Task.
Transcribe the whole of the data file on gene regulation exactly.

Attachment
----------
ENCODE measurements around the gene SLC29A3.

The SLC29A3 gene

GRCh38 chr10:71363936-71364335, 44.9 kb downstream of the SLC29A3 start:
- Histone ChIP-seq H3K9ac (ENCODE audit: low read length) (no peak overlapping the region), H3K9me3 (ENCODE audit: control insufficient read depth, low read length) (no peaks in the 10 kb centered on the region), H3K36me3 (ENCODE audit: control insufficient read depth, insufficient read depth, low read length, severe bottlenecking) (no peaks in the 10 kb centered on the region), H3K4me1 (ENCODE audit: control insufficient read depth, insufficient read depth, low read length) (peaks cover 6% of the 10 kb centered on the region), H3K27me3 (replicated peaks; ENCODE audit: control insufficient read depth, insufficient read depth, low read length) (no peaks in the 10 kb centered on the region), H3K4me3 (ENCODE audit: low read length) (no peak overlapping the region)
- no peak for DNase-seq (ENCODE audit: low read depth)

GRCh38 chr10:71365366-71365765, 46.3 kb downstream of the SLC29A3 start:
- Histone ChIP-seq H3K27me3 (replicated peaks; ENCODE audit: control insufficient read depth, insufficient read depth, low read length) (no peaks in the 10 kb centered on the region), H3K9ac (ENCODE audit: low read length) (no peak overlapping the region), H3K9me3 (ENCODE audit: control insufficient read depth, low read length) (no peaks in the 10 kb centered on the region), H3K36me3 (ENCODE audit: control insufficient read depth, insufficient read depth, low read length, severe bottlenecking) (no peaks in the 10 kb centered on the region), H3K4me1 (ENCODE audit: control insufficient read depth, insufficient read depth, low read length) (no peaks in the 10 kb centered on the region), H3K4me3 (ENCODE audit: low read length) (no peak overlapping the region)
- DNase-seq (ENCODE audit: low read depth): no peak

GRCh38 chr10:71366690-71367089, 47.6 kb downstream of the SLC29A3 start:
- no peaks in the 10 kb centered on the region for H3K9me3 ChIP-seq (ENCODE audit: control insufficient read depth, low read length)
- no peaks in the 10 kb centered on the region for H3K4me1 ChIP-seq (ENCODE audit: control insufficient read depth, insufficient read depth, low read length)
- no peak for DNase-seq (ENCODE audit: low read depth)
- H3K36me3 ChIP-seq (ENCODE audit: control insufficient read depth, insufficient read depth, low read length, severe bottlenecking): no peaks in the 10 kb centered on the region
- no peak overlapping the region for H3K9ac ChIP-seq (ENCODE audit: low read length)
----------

ENCODE measurements around the gene SLC29A3.

The SLC29A3 gene

GRCh38 chr10:71363936-71364335, 44.9 kb downstream of the SLC29A3 start:
- Histone ChIP-seq H3K9ac (ENCODE audit: low read length) (no peak overlapping the region), H3K9me3 (ENCODE audit: control insufficient read depth, low read length) (no peaks in the 10 kb centered on the region), H3K36me3 (ENCODE audit: control insufficient read depth, insufficient read depth, low read length, severe bottlenecking) (no peaks in the 10 kb centered on the region), H3K4me1 (ENCODE audit: control insufficient read depth, insufficient read depth, low read length) (peaks cover 6% of the 10 kb centered on the region), H3K27me3 (replicated peaks; ENCODE audit: control insufficient read depth, insufficient read depth, low read length) (no peaks in the 10 kb centered on the region), H3K4me3 (ENCODE audit: low read length) (no peak overlapping the region)
- no peak for DNase-seq (ENCODE audit: low read depth)

GRCh38 chr10:71365366-71365765, 46.3 kb downstream of the SLC29A3 start:
- Histone ChIP-seq H3K27me3 (replicated peaks; ENCODE audit: control insufficient read depth, insufficient read depth, low read length) (no peaks in the 10 kb centered on the region), H3K9ac (ENCODE audit: low read length) (no peak overlapping the region), H3K9me3 (ENCODE audit: control insufficient read depth, low read length) (no peaks in the 10 kb centered on the region), H3K36me3 (ENCODE audit: control insufficient read depth, insufficient read depth, low read length, severe bottlenecking) (no peaks in the 10 kb centered on the region), H3K4me1 (ENCODE audit: control insufficient read depth, insufficient read depth, low read length) (no peaks in the 10 kb centered on the region), H3K4me3 (ENCODE audit: low read length) (no peak overlapping the region)
- DNase-seq (ENCODE audit: low read depth): no peak

GRCh38 chr10:71366690-71367089, 47.6 kb downstream of the SLC29A3 start:
- no peaks in the 10 kb centered on the region for H3K9me3 ChIP-seq (ENCODE audit: control insufficient read depth, low read length)
- no peaks in the 10 kb centered on the region for H3K4me1 ChIP-seq (ENCODE audit: control insufficient read depth, insufficient read depth, low read length)
- no peak for DNase-seq (ENCODE audit: low read depth)
- H3K36me3 ChIP-seq (ENCODE audit: control insufficient read depth, insufficient read depth, low read length, severe bottlenecking): no peaks in the 10 kb centered on the region
- no peak overlapping the region for H3K9ac ChIP-seq (ENCODE audit: low read length)